Norwich City Council needs your help for ideas in The River Wensum Strategy

On the River Wensum at Bishopsgate Bridge. Picture: Denise Bradley

On the River Wensum at Bishopsgate Bridge. Picture: Denise Bradley - Credit: copyright: Archant 2013

Leaders of a project which aims to unlock the potential of the River Wensum say people who use and love the waterway will be integral in shaping its future.

The City of Norwich viewed from the River Wensum. The Lady Julian Bridge at Riverside. Picture: Deni

The City of Norwich viewed from the River Wensum. The Lady Julian Bridge at Riverside. Picture: Denise Bradley - Credit: copyright: Archant 2014

A consultation will be held later this month to collect ideas from people across Norwich on how they want the river to be developed.

Calls have been made for years to make more of the stretch of river from Hellesdon Mill to Whitlingham Country Park, near Trowse, mirroring cities like Cambridge, York and Bath.

Now Norwich City Council is leading the charge for a joint strategy for the area, working in partnership with the Broads Authority, Norfolk County Council, the Norwich Society, the Environment Agency and the Wensum River Parkway Partnership.

The River Wensum Strategy aims to use the river as a focus for tourism, leisure and business and could secure funding, such as National Lottery cash, to make the projects a reality.


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At the Broads Authority's Local Access Forum yesterday, Adrian Clarke, senior waterways and recreation officer at the authority, explained the consultation is a chance for everyone to have their say on how the project moves forward.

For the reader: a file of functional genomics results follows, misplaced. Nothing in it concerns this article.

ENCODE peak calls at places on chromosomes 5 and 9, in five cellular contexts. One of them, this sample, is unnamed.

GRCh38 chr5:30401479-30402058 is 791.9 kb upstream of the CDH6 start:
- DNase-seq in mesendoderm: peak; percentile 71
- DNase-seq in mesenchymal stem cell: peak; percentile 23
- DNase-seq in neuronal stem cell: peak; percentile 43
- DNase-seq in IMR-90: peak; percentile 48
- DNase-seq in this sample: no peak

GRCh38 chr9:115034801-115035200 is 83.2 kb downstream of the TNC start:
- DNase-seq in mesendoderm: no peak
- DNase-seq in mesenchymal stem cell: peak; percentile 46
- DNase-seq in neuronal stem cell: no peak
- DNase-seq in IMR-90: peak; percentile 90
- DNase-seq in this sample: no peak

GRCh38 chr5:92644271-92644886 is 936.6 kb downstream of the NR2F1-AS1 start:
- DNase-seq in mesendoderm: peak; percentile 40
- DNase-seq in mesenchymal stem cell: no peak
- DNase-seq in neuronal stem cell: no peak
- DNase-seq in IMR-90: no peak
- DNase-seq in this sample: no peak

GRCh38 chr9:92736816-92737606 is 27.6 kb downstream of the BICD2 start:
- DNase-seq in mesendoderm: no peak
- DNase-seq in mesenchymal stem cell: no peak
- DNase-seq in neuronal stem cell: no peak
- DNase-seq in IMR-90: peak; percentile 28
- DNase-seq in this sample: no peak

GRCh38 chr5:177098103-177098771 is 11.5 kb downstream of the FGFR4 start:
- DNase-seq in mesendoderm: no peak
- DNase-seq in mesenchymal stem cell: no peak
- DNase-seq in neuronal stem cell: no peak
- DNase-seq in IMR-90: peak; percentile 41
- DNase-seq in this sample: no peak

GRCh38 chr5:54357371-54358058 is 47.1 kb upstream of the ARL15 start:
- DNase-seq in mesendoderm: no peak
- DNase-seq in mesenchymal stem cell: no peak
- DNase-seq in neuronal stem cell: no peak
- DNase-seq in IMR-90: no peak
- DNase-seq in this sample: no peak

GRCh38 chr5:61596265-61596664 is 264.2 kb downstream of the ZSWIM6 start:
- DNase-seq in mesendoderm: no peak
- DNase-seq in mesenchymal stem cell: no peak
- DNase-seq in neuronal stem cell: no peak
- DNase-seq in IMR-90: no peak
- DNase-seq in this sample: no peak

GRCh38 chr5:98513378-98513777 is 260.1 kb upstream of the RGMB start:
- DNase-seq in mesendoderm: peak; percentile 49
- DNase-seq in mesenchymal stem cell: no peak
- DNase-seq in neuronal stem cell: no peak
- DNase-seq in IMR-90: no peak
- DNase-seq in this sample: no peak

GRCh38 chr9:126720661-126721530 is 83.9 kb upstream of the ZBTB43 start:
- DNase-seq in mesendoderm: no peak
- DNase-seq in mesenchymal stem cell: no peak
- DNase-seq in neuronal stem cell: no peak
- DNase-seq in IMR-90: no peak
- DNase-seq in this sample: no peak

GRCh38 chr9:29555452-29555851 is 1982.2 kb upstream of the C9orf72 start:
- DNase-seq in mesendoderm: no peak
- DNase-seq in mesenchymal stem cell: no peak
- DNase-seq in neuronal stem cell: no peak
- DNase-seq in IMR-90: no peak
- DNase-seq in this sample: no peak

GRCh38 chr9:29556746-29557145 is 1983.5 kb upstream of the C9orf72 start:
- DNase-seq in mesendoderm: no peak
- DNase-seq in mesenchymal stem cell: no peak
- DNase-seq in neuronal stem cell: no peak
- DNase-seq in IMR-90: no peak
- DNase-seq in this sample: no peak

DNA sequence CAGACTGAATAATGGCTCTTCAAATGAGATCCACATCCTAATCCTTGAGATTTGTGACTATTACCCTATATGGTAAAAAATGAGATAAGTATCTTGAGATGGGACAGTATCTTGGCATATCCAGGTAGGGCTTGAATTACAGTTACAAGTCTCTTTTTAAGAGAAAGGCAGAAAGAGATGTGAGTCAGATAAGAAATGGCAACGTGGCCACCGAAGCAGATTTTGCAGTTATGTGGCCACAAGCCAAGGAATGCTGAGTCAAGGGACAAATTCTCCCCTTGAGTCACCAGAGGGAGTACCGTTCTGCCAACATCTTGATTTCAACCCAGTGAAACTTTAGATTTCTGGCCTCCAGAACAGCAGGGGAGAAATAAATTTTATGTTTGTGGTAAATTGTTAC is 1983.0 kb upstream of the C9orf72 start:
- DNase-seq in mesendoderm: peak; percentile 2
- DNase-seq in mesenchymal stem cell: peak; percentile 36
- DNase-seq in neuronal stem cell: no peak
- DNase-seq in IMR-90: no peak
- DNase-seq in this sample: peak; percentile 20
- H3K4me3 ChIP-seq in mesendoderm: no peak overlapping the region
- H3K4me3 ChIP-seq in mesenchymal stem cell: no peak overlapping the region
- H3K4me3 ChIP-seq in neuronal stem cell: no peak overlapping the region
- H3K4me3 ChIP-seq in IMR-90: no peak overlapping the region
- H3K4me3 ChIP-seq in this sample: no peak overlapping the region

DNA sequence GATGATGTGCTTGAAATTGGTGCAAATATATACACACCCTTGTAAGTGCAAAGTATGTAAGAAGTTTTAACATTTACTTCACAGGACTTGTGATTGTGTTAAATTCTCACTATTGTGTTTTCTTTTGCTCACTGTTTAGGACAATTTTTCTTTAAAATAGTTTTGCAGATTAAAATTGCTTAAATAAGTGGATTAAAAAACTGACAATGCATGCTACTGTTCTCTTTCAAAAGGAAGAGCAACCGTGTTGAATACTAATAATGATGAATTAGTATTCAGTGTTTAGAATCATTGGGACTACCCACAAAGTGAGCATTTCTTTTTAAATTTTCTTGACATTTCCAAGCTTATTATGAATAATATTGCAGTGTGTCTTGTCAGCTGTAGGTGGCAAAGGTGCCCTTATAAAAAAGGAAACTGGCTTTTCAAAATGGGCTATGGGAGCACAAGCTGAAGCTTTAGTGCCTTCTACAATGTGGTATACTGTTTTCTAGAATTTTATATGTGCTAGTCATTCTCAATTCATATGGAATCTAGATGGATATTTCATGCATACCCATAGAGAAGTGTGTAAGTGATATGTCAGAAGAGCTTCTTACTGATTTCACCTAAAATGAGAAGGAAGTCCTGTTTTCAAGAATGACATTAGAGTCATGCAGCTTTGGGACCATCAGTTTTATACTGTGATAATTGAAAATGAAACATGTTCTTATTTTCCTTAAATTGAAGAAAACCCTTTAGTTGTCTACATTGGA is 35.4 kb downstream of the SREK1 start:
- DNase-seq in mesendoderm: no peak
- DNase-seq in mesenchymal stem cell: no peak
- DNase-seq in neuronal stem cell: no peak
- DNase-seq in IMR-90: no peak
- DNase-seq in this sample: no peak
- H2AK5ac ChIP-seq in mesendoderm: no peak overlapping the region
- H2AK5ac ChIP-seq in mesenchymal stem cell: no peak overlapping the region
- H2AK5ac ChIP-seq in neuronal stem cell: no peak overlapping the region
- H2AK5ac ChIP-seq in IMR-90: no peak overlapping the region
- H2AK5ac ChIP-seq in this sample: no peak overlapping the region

He said: 'We want to consult before we put a strategy together to see what issues other people felt should be included. Anyone can have their say on what they think the river strategy should consider, what it should look at and any projects people have ideas for.

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'We want to get as many views in as we can about this. There are going to be people out there who have their own project ideas. As others have said, it's about breathing life back into the river.'

Norwich grew around the winding waterway, and until the arrival of the railway and modern roads, it was how goods and trade came to the city, which was once England's second largest.

The river was the very lifeblood of the city, and it is the strategy's aim to recreate that once more. The consultation will be held at Blackfriars' Hall between 1pm and 7pm on June 24.

Anyone is welcome.

How do you think the River Wensum could be improved? Write, giving full contact details, to Letters Editor, Prospect House, Rouen Road, Norwich NR1 1RE.

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